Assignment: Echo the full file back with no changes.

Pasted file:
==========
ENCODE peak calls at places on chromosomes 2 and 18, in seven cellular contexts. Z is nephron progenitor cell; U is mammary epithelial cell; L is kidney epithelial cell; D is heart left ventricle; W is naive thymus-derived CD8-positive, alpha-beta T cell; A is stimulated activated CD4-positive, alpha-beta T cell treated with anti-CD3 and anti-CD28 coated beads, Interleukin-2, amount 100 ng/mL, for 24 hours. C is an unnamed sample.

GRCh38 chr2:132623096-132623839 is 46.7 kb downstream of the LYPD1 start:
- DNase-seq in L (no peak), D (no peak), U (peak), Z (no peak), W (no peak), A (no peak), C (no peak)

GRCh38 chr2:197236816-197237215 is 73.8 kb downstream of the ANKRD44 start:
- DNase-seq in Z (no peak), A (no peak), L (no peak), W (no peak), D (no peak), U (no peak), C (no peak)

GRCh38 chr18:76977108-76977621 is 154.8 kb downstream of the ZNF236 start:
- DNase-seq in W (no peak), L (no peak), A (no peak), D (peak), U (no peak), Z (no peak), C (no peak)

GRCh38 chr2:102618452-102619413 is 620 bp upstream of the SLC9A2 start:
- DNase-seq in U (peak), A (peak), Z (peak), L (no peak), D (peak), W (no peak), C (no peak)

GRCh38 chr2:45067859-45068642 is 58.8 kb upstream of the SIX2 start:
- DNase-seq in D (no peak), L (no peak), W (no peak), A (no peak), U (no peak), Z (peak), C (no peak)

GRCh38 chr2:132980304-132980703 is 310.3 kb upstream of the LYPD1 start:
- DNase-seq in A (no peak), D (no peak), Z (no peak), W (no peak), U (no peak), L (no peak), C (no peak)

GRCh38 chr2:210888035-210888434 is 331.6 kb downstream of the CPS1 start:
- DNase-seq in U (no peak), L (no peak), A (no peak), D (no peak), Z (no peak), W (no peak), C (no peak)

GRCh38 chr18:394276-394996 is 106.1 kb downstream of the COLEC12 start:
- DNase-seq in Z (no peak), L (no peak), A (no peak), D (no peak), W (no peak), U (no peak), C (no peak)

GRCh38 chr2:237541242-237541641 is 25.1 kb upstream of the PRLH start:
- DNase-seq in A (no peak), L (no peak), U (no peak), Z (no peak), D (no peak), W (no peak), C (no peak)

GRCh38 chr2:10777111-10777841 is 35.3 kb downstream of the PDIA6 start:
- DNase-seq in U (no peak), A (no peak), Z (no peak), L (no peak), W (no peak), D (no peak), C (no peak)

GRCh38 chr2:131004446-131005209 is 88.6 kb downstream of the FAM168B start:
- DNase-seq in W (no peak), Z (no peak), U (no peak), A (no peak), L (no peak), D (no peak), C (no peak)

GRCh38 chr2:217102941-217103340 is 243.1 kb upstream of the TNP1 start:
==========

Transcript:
ENCODE peak calls at places on chromosomes 2 and 18, in seven cellular contexts. Z is nephron progenitor cell; U is mammary epithelial cell; L is kidney epithelial cell; D is heart left ventricle; W is naive thymus-derived CD8-positive, alpha-beta T cell; A is stimulated activated CD4-positive, alpha-beta T cell treated with anti-CD3 and anti-CD28 coated beads, Interleukin-2, amount 100 ng/mL, for 24 hours. C is an unnamed sample.

GRCh38 chr2:132623096-132623839 is 46.7 kb downstream of the LYPD1 start:
- DNase-seq in L (no peak), D (no peak), U (peak), Z (no peak), W (no peak), A (no peak), C (no peak)

GRCh38 chr2:197236816-197237215 is 73.8 kb downstream of the ANKRD44 start:
- DNase-seq in Z (no peak), A (no peak), L (no peak), W (no peak), D (no peak), U (no peak), C (no peak)

GRCh38 chr18:76977108-76977621 is 154.8 kb downstream of the ZNF236 start:
- DNase-seq in W (no peak), L (no peak), A (no peak), D (peak), U (no peak), Z (no peak), C (no peak)

GRCh38 chr2:102618452-102619413 is 620 bp upstream of the SLC9A2 start:
- DNase-seq in U (peak), A (peak), Z (peak), L (no peak), D (peak), W (no peak), C (no peak)

GRCh38 chr2:45067859-45068642 is 58.8 kb upstream of the SIX2 start:
- DNase-seq in D (no peak), L (no peak), W (no peak), A (no peak), U (no peak), Z (peak), C (no peak)

GRCh38 chr2:132980304-132980703 is 310.3 kb upstream of the LYPD1 start:
- DNase-seq in A (no peak), D (no peak), Z (no peak), W (no peak), U (no peak), L (no peak), C (no peak)

GRCh38 chr2:210888035-210888434 is 331.6 kb downstream of the CPS1 start:
- DNase-seq in U (no peak), L (no peak), A (no peak), D (no peak), Z (no peak), W (no peak), C (no peak)

GRCh38 chr18:394276-394996 is 106.1 kb downstream of the COLEC12 start:
- DNase-seq in Z (no peak), L (no peak), A (no peak), D (no peak), W (no peak), U (no peak), C (no peak)

GRCh38 chr2:237541242-237541641 is 25.1 kb upstream of the PRLH start:
- DNase-seq in A (no peak), L (no peak), U (no peak), Z (no peak), D (no peak), W (no peak), C (no peak)

GRCh38 chr2:10777111-10777841 is 35.3 kb downstream of the PDIA6 start:
- DNase-seq in U (no peak), A (no peak), Z (no peak), L (no peak), W (no peak), D (no peak), C (no peak)

GRCh38 chr2:131004446-131005209 is 88.6 kb downstream of the FAM168B start:
- DNase-seq in W (no peak), Z (no peak), U (no peak), A (no peak), L (no peak), D (no peak), C (no peak)

GRCh38 chr2:217102941-217103340 is 243.1 kb upstream of the TNP1 start: